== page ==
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Best home network setup

Last response: in Networking
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September 3, 2006 1:13:42 PM

Hi guys, apologies if these are rather basic questions but I cannot find the answers to them anywhere, so would greatly appreciate answrrs to any of them please.

Basically, I am setting up a home network consisting of cat6 networking cable terminating in seven different locations around my house (not all of these will be connected to anything at the start but I wanted the option of attaching something at a later date and needed to put all the wires in before i decorated). Also, I will have a gigabit ethernet network drive with all the data on it that i would like to be shared around the house on, and a network printer. I also need wireless internet access. The main purpose of this network is to share the data on the nas (music/videos etc) to every location of the house (including wireless) and I just need to know the most effective way of doing this. I am planning on buying a gigabit router

Firstly, am i right in thinking it will be better to have a seperate router and seperate wireless access point rather than a combined one?

Secondly, as i have so many locations I am going to need at least one switch, I just need to know the best place to connect each device - to the switch or the router; and will it make a difference if I have two smaller gigabit switches or one large gigabit switch?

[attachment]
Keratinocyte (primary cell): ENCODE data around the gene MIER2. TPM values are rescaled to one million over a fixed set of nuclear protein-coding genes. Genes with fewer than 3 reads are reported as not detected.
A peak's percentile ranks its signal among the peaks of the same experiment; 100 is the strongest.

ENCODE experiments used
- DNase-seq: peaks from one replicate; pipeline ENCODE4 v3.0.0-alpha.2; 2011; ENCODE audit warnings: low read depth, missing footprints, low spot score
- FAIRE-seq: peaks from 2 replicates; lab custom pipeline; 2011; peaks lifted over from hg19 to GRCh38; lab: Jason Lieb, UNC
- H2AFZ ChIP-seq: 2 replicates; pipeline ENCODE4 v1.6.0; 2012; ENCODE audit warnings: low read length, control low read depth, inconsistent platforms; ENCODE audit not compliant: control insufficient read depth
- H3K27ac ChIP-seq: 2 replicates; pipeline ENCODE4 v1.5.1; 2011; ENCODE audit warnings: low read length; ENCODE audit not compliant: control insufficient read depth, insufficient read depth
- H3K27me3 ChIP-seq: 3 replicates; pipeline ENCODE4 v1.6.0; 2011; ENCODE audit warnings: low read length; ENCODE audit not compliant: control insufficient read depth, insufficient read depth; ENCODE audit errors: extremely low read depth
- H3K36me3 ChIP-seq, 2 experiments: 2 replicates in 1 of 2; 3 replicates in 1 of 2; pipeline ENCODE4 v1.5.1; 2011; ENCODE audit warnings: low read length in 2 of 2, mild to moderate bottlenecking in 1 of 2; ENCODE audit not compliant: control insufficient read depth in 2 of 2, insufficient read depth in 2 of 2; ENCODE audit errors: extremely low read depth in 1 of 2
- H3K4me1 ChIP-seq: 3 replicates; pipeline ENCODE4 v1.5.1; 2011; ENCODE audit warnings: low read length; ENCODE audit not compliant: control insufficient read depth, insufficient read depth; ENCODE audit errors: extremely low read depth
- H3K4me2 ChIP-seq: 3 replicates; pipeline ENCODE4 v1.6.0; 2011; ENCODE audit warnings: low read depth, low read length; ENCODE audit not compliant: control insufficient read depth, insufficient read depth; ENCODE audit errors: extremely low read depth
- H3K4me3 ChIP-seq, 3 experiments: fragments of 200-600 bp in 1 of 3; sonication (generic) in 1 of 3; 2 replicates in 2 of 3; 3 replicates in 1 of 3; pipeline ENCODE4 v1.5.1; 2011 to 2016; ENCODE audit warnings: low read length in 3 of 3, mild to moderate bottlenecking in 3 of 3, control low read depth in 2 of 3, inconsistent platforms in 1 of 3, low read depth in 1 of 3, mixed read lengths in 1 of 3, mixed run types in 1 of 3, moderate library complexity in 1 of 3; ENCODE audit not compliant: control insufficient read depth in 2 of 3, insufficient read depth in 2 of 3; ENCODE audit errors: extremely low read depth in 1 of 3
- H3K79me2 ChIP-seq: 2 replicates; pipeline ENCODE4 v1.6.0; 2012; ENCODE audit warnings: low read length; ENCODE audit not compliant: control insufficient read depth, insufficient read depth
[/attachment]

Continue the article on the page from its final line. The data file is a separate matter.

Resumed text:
My original idea was to buy a large gigabit switch with enough ports to connect everyuthing into it (all the computers, nas, printer, access point etc) and then have one lead going from this to the router then out to to the internet via my cable modem. By doing this, to my mind it means every device can talk to each other without any bottlenecks forming as each device has its own cable. The only bottleneck is the lead from the switch to the router, but as this is only needed to access the internet, this would not matter as the internet connection is slower than the cable anyway.